India's real estate market is said to grow to INR 65,000 crore (US$ 9.30 billion) by 2040 from INR 12,000 crore (US$ 1.72 billion) in 2019. Real estate sector in India is expected to reach a market size of US$ 1 trillion by 2030 from US$ 120 billion in 2017 and contribute 13% (thirteen percent) to the country's GDP by 2025. Retail, hospitality, and commercial real estate are also growing significantly, providing the much needed infrastructure for India's growing needs. Indian real estate increased by 19.5% CAGR from 2017 to 2028.1
The recent trends in the real estate market required standardisation of the tenancy and rent control laws. In lieu of the aforesaid, the Ministry of Housing and Urban Affairs prepared the draft Model Tenancy Act, 2020. The need for the aforesaid model legislation has arisen to bridge the gap between the growing need for housing on one hand and the non-availability of houses for rental purposes on the other. To understand the growing need of the commercial and residential real estate sector it is important to trace the recent trends in the aforesaid sectors.
- Real Estate Trend – Sector Wise
The need for office spaces has increased in the recent years. Office space has been driven mostly by growth in ITeS (Information Technology Enabled Services) / IT (Information Technology), BFSI (Banking, financial services and insurance), e-commerce business consulting and manufacturing sectors.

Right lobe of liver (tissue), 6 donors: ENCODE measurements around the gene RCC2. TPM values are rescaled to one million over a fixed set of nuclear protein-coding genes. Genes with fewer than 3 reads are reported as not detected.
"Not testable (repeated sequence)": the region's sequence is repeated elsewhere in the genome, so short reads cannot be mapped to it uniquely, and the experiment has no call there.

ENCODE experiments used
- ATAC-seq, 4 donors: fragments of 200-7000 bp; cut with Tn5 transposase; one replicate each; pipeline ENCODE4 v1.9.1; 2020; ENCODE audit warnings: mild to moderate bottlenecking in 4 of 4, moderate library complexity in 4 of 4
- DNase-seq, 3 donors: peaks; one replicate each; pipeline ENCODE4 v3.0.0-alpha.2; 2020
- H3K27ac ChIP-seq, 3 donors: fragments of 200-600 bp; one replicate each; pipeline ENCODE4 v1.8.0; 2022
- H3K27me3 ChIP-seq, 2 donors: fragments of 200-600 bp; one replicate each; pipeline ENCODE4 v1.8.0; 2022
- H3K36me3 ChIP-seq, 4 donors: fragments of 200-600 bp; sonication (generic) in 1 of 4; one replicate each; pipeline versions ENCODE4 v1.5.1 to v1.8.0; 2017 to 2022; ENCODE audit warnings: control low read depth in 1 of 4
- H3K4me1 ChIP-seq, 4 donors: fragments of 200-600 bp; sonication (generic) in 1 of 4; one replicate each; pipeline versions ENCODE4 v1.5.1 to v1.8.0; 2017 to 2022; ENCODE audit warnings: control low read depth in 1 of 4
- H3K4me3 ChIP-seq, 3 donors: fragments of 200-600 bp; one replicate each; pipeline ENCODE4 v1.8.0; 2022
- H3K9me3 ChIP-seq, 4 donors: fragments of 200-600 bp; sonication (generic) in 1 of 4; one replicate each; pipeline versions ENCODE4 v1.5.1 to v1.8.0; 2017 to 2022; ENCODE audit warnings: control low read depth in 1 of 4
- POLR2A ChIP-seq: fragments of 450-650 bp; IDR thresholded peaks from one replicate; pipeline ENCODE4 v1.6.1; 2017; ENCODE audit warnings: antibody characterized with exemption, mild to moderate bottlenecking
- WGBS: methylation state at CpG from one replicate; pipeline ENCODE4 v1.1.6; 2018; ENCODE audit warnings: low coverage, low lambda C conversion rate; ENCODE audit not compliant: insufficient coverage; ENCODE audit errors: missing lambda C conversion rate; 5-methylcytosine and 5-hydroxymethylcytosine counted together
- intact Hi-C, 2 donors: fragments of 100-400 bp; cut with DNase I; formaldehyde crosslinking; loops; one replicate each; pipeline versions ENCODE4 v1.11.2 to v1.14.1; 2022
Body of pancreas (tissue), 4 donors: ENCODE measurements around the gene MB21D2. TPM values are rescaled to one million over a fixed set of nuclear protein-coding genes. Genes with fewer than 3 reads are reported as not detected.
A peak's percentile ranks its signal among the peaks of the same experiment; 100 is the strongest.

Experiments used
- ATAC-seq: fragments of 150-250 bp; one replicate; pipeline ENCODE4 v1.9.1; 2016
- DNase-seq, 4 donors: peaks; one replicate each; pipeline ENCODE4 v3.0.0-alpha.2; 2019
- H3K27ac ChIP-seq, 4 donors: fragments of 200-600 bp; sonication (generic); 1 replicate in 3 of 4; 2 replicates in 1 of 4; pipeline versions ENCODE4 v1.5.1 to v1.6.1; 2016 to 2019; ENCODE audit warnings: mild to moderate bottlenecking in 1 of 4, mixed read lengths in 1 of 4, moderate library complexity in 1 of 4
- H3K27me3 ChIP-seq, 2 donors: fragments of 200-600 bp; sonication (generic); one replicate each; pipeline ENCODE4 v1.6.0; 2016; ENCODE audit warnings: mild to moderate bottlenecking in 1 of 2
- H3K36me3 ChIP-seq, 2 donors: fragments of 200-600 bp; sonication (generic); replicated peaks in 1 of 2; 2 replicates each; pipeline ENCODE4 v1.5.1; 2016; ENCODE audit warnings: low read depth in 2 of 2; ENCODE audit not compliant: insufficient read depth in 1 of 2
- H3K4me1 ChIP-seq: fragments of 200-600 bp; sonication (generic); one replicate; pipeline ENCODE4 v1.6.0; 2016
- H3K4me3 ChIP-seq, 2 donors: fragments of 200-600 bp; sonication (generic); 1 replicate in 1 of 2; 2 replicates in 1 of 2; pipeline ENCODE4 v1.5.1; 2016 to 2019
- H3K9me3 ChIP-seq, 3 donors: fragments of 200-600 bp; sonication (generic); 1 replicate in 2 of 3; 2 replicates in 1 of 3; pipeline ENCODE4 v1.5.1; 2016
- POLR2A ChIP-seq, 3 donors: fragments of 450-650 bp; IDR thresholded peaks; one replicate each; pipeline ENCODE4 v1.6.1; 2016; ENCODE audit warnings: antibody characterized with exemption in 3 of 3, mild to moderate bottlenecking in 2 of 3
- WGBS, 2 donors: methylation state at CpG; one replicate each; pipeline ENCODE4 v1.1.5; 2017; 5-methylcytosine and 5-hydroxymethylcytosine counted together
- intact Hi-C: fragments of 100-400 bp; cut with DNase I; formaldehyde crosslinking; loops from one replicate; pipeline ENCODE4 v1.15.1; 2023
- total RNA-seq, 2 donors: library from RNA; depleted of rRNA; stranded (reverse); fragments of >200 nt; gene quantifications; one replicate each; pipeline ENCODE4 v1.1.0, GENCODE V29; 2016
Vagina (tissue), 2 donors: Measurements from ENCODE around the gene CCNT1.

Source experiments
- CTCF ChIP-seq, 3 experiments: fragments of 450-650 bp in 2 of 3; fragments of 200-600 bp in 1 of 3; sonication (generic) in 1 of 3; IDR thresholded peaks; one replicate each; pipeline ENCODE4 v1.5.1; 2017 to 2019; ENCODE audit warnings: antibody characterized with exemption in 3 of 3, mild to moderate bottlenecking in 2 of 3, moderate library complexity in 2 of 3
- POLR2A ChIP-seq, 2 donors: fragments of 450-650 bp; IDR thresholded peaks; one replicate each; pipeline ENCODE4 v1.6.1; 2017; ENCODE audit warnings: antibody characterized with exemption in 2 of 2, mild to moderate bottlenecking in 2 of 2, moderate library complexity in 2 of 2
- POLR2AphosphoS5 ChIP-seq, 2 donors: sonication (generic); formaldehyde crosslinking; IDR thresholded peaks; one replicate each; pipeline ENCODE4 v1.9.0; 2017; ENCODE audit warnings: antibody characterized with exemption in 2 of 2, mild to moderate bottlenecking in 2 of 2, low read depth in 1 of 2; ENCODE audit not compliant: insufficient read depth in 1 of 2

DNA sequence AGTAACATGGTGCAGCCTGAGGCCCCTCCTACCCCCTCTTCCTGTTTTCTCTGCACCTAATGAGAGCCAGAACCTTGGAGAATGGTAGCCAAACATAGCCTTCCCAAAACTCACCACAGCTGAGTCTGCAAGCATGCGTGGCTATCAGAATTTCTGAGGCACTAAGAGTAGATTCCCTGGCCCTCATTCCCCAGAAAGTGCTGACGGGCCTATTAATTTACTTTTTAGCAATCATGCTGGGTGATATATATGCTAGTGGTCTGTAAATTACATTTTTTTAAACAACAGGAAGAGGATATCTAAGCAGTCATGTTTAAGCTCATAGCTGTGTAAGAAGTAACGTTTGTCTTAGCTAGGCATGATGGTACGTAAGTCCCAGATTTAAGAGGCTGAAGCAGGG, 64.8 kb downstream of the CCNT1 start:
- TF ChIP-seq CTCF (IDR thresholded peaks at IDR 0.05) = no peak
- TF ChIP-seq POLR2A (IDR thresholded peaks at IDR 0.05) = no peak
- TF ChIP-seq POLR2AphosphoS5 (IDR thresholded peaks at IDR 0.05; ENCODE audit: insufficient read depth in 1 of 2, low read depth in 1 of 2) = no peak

The office market in top eight cities recorded transactions of 22.2 mn sq ft in the July – December 2020 period, whereas new completions were recorded at 17.2 mn sq ft in the same period. The year began on a high note with office leasing achieving 96% of the quarterly average of 2019 in Q1 2020. During 2019, the office leasing space reached 60.6 million square feet across 8 (eight) major cities, registering a growth of 27% year over year. In 2019, office sector demand with commercial leasing activity reached 69.4 million square feet.
The government-imposed lockdown to combat the fury of the pandemic, led to temporary economic inactivity and translated into a sharp fall in office leasing activities in Q2 2020. With the return to normality, gross leasing revived to 31% of the quarterly average of 2019 in Q3 2020, eventually surging to a staggering 115% in Q4 2020.
In terms of the share of sectoral occupiers, Information Technology (IT/ITeS) sector dominated with a 41% share in H2 2020, followed by BSFI and Manufacturing sectors with 16% each, while Other Services and Co-working sectors recorded 17% and 10% respectively.